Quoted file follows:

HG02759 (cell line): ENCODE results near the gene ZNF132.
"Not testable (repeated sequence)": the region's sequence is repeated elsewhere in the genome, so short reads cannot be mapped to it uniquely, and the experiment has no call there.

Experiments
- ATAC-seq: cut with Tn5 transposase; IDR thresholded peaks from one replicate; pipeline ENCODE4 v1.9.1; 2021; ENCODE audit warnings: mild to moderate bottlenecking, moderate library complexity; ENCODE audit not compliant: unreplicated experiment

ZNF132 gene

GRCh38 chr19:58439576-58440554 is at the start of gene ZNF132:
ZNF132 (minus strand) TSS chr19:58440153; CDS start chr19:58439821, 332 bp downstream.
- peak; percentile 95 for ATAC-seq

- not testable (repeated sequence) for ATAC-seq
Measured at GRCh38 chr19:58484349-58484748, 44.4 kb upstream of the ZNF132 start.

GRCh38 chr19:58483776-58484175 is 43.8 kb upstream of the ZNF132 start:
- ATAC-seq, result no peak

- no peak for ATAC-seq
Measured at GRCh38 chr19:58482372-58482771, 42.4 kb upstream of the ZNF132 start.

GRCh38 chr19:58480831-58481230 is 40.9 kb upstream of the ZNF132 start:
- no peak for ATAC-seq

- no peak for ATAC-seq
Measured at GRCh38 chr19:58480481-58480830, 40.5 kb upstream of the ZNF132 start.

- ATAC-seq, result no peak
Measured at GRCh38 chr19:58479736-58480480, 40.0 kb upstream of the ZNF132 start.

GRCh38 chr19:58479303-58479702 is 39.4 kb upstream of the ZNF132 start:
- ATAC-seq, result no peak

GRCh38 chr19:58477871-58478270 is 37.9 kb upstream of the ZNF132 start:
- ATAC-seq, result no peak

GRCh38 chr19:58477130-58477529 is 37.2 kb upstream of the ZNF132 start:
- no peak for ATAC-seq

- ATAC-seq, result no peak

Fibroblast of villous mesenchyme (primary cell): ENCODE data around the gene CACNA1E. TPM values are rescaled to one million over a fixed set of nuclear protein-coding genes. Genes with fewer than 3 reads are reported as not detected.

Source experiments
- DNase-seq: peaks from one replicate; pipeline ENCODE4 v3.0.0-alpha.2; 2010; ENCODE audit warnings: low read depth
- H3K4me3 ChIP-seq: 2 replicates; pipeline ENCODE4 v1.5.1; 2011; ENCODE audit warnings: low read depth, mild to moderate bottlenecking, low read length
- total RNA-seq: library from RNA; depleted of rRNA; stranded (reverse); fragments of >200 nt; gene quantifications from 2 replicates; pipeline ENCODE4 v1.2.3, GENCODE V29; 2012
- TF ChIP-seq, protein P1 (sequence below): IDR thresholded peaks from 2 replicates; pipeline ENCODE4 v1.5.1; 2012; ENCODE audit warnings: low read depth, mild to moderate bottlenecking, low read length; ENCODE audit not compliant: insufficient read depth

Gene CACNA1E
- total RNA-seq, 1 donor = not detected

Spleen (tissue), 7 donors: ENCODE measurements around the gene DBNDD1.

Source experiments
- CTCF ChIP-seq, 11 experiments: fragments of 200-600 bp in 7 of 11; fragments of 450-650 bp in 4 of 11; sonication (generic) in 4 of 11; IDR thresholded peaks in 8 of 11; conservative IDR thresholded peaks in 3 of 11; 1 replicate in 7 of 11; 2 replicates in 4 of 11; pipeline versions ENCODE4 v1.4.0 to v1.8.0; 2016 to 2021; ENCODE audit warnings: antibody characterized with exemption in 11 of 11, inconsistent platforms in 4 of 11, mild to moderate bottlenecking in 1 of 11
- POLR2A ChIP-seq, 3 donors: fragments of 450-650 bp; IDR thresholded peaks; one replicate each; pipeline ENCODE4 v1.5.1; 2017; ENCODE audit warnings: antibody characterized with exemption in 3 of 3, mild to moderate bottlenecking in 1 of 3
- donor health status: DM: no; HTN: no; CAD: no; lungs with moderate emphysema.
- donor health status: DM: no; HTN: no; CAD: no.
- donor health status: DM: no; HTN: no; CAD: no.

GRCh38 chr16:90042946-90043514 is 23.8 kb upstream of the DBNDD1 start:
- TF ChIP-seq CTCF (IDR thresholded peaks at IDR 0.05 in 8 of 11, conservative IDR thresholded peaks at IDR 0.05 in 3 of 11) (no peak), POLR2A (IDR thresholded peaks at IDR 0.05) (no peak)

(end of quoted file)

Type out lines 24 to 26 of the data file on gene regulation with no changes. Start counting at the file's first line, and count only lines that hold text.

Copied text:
- ATAC-seq, result no peak

GRCh38 chr19:58477130-58477529 is 37.2 kb upstream of the ZNF132 start:
- no peak for ATAC-seq